King Charles II (1630-1685) – King Charles II ruled from 1660-1685, and was king during the Great Fire of London. He helped the fire fighters, gave rewards to people who tried to stop the fire, and helped people who were hungry and homeless after the fire was over.
James, Duke of York (1633-1701) – The Lord High Admiral of England. Along with King Charles II, James took charge of the fire fighting efforts and helped to end the Great Fire. James’ guards acted as policemen to keep people and shops safe during the fire.
John Evelyn (1620-1706) – John Evelyn warned King Charles II in 1661 that the way houses in London were built would mean that a fire would be a disaster. When the Great Fire happened in 1666, he wrote about it in his diary – he walked around the city on 7 September and wrote about how people who had lost their homes were camping in the fields, and that the ground and charred wood was still so hot that holes burned in his shoes.
Thomas Farriner (1616-1670) – Thomas Farriner was a baker and owned the shop were the first fire broke out on 2 September 1666 that eventually led to most of London burning down. He was a baker to King Charles II.
Happy birthday Monday Puzzle!
It is now exactly two years since the birth of this column, which I started as a consequence of a Singapore maths problem that went viral. To celebrate this anniversary the internet has kindly provided me with a new Singapore maths problem. The web has been aflutter this past week about the following teaser reportedly given to Singaporean first year pupils, that’s five to seven-year-olds, that is so difficult no one can solve.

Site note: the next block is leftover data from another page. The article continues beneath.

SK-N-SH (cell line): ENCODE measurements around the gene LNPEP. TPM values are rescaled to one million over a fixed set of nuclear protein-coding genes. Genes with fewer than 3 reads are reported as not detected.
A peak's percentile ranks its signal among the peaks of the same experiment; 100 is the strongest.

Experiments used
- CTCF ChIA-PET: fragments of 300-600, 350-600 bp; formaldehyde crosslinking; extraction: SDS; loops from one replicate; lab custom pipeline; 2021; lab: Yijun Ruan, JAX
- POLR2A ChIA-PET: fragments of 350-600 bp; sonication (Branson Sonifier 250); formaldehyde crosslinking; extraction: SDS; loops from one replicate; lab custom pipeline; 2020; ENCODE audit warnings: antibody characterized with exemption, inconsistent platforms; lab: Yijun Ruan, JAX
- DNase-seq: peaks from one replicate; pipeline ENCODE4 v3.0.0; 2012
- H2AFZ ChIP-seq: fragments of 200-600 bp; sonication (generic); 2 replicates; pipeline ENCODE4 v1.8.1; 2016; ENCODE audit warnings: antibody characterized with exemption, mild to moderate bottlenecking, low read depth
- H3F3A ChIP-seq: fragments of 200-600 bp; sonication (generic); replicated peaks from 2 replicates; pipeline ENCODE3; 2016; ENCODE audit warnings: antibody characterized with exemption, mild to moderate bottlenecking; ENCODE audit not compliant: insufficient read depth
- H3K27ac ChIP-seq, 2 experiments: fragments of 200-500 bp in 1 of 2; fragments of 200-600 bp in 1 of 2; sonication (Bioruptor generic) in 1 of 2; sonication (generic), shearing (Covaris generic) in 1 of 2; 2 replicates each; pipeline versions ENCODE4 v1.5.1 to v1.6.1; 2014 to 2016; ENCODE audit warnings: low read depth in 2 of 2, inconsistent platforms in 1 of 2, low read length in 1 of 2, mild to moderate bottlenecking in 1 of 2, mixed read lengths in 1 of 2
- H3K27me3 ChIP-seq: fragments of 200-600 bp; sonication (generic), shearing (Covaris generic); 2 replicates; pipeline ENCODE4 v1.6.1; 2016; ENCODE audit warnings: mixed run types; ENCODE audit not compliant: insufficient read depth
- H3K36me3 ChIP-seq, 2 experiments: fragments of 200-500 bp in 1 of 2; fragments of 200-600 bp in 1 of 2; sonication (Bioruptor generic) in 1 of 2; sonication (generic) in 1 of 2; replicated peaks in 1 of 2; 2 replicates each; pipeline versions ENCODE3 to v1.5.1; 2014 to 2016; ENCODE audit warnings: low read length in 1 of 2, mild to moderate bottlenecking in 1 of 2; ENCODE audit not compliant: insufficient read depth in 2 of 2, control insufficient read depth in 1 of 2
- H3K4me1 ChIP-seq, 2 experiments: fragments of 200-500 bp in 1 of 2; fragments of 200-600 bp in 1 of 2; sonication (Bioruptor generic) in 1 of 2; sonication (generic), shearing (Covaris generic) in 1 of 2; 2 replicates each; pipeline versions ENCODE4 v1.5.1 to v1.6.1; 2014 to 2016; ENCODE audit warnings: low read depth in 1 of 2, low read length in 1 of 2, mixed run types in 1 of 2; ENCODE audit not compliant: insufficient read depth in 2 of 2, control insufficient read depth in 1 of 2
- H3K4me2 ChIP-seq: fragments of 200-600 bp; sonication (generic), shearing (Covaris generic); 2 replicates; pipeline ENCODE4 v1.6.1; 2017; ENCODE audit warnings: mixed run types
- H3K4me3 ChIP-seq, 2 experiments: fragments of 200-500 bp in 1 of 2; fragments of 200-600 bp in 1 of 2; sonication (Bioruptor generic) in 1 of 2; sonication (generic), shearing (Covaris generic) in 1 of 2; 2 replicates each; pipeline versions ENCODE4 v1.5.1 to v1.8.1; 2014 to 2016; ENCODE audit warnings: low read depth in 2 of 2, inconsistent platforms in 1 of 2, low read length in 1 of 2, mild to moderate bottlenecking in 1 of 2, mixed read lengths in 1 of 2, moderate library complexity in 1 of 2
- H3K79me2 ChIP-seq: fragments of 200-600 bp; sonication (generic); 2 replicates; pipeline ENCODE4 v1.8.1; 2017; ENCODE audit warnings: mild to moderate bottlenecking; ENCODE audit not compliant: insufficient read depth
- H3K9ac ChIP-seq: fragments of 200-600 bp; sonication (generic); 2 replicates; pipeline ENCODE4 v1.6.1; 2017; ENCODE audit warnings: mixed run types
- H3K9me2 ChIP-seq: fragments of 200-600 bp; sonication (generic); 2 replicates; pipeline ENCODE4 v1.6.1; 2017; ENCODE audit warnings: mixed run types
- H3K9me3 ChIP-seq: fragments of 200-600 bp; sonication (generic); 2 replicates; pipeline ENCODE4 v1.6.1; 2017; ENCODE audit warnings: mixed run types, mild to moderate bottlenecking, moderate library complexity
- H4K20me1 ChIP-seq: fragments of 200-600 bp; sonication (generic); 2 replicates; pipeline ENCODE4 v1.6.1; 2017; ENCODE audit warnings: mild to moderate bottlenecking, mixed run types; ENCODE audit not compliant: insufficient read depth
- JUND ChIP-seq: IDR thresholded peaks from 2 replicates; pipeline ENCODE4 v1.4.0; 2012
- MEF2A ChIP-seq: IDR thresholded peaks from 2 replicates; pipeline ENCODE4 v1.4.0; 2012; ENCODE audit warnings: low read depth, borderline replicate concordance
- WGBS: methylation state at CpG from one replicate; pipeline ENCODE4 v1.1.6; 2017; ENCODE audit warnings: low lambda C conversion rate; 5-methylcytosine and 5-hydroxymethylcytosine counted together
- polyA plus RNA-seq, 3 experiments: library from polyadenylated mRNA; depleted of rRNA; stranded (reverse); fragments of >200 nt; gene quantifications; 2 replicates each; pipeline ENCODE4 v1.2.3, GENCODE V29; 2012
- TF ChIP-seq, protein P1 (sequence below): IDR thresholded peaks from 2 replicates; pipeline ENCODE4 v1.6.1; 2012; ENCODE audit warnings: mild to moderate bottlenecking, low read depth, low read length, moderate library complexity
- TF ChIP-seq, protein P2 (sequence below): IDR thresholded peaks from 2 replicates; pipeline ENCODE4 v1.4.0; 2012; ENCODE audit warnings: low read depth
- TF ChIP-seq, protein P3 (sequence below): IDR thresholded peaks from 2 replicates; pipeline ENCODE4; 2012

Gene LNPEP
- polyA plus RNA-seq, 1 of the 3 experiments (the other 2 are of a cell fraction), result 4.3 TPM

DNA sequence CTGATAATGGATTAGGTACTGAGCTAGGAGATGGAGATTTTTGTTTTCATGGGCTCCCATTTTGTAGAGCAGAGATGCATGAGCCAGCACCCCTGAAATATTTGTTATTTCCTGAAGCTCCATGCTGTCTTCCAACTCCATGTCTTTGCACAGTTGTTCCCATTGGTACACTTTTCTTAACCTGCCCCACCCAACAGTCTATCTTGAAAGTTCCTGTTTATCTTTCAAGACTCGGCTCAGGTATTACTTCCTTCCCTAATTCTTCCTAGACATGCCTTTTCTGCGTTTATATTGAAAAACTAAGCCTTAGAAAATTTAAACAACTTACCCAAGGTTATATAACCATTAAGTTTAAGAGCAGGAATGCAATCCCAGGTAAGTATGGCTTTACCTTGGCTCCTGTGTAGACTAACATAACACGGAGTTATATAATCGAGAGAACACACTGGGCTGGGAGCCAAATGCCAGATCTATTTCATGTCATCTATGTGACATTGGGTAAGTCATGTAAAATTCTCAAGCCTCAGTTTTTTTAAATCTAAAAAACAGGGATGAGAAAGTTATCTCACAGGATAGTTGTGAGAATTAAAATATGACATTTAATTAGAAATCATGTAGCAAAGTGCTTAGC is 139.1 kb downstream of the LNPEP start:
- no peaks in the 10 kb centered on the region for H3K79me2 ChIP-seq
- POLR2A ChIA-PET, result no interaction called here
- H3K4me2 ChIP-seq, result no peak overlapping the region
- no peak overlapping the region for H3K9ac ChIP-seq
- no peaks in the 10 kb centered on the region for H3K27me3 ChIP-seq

The real story here is how “maths problem stumps the internet” has become such boringly predictable clickbait these days. Because the briefest look at the question - which first appeared on a Singapore tech forum with the caption “can you solve this Pri 1 bonus question” - reveals it is obviously fake. The photo looks doctored, and the problem has no proper instructions.
It appears that the problem was lifted - and altered - from a maths puzzle website run by Gordon Burgin, a retired American teacher in Norwich. In Burgin’s problem the bottom left quadrant has a 20. In the Singapore version the 0 is rubbed out. No wonder there is no obvious solution!